-and incompressibility:

∂u/∂x + ∂v/∂y + ∂w/∂z = 0

36
Q

The Rossby Number

Definition

A

inertia ~ ρU²/L

Coriolis ~ ρΩU

-take the ratio:

inertia / Coriolis = U/ΩL = Ro

-where Ro is the Rossby Number

37
Q

The Rossby Number

Interpretation

A

Ro << 1 => Coriolis dominant, geostrophic flow, inertial oscillations negligible, planetary scales

Ro >> 1 => Inertia dominant, cyclostrophic flow, everyday sclaes

-e.g. for the ocean Coriolis is dominant over inertia, for the atmosphere Coriolis is also dominant but less so and for Jupiter the result is similar

38
Q

Geostrohpic Balance

Definition and Governing Equations

A

-Coriolis dominated fluid dynamics so inertial term, ρDu_/Dt, can be set to 0

=>

2ρ Ω_ x u_ = -∇_P + F_

-this gives three equations, x, y, z, as well as the incompressibility condition

39
Q

Geostrophic Balance

Results

A
• if the pressure field is known, then u and v can be calculated directly
• the horizontal divergence (∂u/∂x + ∂v/∂y) = 0, so using incompressibility:

∂w/∂z = -(∂u/∂x + ∂v/∂y) = 0

• w is independent of z
• also horizontal divergence = 0 => existence of streamfunction Ψ such that:

u = -∂Ψ/∂y, v = ∂Ψ/∂x

-where Ψ=Ψ(x,y)

40
Q

Geostrophic Balance

Pressure and Streamfunction

A

-using the governing equations,

Ψ = P / 2Ωρ

=> P is a streamfunction with constant

-isobars are streamlilnes since Ψ=const. <=> P=const.

41
Q

Cyclonic vs Antiscyclonic Weather Systems

A
• when pressure is low, you get anticlockwise rotation, a cyclonic weather system
• when pressure is high, you get clockwise rotation, an anticyclonic weather system
42
Q

Coriolis and Latitude

A
• would expect greatest Coriolils effect at poles and zero at equator
• this is generally true but dynamics at the pole are dominated by other mechanisms
43
Q

Taylor - Proudman Theorem

A
• for a geostrophic system, ∂w/∂z=0
• calculating ∂u/∂z from the governing equations

=>

∂u/∂z = 0

• and similarly, ∂v/∂y=0
• a geostrophich flow does not depend on z
44
Q

Taylor Column

A
• by the Taylor-Proudman theorem, a geostrophic flow does not depende on z
• so if there is an obstacle at ground level z=0, for example an island then the motion of the flow around this obstacle will be replicated at every value of z as if the flow is movin around a virtual obstacle
• the resulting structures are called Taylor columns
45
Q

Ekman Layers

Definition

A
• even if flow is geostrophic in the upper atmosphere, further down the ground exerts friction
• model this by incorporating a viscous stress due to vertical shear (cf. inertial boundary layer, Blassius)
46
Q

Ekman Layers

Governing Equations and Boundary Conditions

A

0 = -∇_P - 2ρΩ_ x u_ + ν∂²u_/∂z²

• gives three equations:
• 2Ωv = -1/ρ ∂p/∂x + ν∂²u_/∂z²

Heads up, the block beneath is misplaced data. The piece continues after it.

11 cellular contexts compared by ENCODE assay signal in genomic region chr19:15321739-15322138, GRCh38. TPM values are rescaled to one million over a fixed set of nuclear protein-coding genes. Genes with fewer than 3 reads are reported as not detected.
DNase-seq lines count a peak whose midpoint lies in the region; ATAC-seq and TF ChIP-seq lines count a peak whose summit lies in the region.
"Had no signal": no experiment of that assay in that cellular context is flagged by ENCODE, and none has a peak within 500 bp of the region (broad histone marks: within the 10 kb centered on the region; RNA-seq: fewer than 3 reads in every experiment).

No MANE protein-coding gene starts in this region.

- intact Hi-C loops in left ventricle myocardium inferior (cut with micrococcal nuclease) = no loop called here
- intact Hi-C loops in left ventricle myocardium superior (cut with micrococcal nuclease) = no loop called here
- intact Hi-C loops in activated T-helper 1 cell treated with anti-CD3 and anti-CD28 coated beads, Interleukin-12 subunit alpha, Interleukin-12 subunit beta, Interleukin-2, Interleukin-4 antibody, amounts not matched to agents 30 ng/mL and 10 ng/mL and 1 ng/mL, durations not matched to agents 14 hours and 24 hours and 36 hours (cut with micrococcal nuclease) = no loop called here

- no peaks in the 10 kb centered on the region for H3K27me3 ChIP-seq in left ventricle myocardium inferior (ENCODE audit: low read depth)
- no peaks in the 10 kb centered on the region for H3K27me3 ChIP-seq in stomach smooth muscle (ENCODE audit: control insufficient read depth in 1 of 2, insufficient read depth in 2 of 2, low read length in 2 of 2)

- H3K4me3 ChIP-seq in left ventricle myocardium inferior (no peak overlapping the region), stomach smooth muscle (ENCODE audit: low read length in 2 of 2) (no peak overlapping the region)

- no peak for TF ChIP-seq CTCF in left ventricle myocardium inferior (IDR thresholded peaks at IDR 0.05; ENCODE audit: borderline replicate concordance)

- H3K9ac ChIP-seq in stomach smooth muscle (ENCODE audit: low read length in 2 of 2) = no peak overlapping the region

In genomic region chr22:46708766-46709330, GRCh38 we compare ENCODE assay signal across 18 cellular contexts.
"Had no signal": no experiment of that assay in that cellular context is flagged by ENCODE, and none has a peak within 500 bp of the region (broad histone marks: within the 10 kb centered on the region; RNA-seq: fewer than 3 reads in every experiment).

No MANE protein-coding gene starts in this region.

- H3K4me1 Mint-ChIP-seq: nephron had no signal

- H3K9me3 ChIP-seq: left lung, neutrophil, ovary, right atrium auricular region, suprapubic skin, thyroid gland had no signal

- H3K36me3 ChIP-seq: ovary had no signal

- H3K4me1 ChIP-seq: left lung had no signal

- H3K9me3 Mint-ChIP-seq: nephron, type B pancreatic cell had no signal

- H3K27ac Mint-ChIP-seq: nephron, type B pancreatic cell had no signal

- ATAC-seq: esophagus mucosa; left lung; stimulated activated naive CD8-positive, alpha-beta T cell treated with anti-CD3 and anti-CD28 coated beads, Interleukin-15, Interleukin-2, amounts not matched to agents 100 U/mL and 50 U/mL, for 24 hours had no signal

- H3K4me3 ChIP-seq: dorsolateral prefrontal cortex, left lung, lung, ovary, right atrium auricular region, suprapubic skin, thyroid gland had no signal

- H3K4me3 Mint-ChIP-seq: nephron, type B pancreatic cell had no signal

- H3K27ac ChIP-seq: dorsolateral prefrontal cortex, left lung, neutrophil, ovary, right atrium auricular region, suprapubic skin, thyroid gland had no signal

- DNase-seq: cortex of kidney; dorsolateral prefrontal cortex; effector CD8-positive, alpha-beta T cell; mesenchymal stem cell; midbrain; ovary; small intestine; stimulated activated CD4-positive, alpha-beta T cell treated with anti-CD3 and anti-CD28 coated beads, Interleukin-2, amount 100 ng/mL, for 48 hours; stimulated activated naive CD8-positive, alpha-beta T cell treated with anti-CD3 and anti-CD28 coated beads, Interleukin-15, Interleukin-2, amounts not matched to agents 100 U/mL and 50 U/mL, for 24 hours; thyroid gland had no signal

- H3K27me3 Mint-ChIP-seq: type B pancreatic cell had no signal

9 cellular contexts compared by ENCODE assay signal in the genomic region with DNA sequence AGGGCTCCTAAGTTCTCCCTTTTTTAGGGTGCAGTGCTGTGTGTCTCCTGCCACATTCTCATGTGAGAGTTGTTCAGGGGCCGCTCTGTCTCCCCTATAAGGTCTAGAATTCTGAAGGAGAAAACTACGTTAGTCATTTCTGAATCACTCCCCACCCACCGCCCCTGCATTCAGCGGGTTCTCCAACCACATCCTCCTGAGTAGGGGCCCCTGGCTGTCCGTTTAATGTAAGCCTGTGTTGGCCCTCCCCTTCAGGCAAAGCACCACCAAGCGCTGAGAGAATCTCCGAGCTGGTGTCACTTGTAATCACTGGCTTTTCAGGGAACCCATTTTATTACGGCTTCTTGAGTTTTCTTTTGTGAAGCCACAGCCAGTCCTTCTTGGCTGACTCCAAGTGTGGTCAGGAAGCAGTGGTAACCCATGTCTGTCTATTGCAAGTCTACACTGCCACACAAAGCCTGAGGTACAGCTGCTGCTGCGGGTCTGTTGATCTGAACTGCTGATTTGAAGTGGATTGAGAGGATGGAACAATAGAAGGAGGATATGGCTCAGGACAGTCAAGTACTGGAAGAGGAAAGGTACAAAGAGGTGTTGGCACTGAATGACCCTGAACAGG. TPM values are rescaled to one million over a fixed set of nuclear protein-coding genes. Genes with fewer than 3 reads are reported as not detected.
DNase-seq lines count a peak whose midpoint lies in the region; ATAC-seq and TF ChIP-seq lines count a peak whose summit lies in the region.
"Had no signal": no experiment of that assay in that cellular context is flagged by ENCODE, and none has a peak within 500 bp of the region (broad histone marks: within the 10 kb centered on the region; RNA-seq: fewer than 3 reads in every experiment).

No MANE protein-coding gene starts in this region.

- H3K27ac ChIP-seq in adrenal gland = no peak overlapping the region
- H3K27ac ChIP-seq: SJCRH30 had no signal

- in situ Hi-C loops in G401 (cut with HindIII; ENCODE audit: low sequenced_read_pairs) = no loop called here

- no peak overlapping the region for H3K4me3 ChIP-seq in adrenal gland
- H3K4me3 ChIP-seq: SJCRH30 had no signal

2Ωu = -1/ρ ∂p/∂y + ν∂²v_/∂z²

∂p/∂z = -ρg

-boundary conditions:

u ~ uo(x,y) and v~vo(x,y) as z->∞, i.e. known geostrophic flow in the upper atmosphere

u=v=0 at z=0, no-slipi boundary condition

47
Q

Ekman Layers

Solutions for u and v

A

-integrate the z equation for:

P = -ρgz + po(x,y)

• substitute into each of x and y and apply the geostrophic limit boundary condition
• let U=u+iv, this gives a second order equation for U
• solve with particular integral U=Uo (Uo=uo+ivo) and complimentary function (U=Be^[-z√[2Ωi/ν]]
• plotting v against u gives an Ekman spiral
48
Q

Ekman Layers

Solution for w

A

-using incompressibility:

∂w/∂z = - (∂u/∂x + ∂v/∂y)

-integrate with respect to z

=>

w = ζo(x,y) [1 - e^(z/L) (sin(z/L)+cos(z/L))]

• where ζo(x,y) is the relative vorticity of the geostrophic flow at z->∞
• in the limit z->∞, w ~ Lζo/2 ≠ 0
• so the upper atmosphere is moving up and down

w>0 if ζo>0 => low pressure weather system

w<0 if ζo<0 => high pressure weather system

49
Q

Ekman Layer

Implications for Weather

A
• when there is low pressure, moisture is driven upwards to colder air where is condenses forming clouds and possibly precipitation
• when there is high pressure, moisture staus at ground level, clear skies
50
Q

Fluid Dynamics on a Rotating Planet

Ω_

A

2Ω_ = 2Ωcosθ ey^ + 2Ωsinθ ez^

where 2Ωcosθ = γ and 2Ωsinθ = f

51
Q

Fluid Dynamics on a Rotating Planet

Governing Equations

A

Du/Dt - fv = -1/ρ ∂p/∂x

Dv/Dt + fu = -1/ρ ∂p/∂y

Dw/Dt = -1/ρ ∂p/∂z - g

52
Q

Fluid Dynamics on a Rotating Planet

f

A
• often interested in a single zone, θ=θo (i.e. a latitude) so let θ^<<θo and θ = θo + θ^
• then f = 2Ωsinθ = 2Ωsin(θo + θ^)
• use double angle formula and linearise

=>

f = 2Ωsinθo + 2Ωθ^cosθo

f = f + βy

-where θ^ = y/R

53
Q

Fluid Dynamics on a Rotating Planet

fo

A

fo>0 in the Northern hemisphere

fo<0 in the Southern hemisphere

54
Q

Fluid Dynamics on a Rotating Planet

f-plane and β-plane approximations

A
• if f≈fo , f-plane approx.
• if f≈fo+βy , β-plane approx - important for Rossby waves
55
Q

Fluid Dyanmics on a Rotating Planet

Vorticity

A

q_ = f_ + ζ_

• where q_ is the absolute vorticity
• can show:

Dq_/Dt = q_ . ∇u_

56
Q

Rossby Waves

Outline

A
• focus on 2D, w=0
• incompressibility still holds so can introduce the streamfunction
• vorticity equation reduces to Dq_/Dt=0
• consider contours of q at rest, in the perturbed state, these straight lines become sinusoidal waves
• at peaks, y>0, ζ=-βy < 0 => clockwise rotation
• at troughs, y<0, ζ=-βy > 0 => anticlockwise rotation
• the contour is advected as a translation to the west
57
Q

Rossby Waves

Deriving the Dispersion Relation

A
• sub in for absolute vorticity q_ = fo + βy + ∇²Ψ, this gives the non-linear Rossby-wave equation

∂/∂t(∇²Ψ) + β ∂Ψ∂/x = 0

-try 2D wave ansatz

ω = -βk / [k² + l²]

58
Q

Rossby Waves

Phase Velocity and Group Velocity

A
• consider case where l=0, then ω = -β/k
• phase velocity, cp = ω/k = -β/k²
• group velocity, cg = ∂ω/∂k = β/k²

cp ≠ cg => dispersive waves, but speeds are equal, cp<0 always and cg>0 always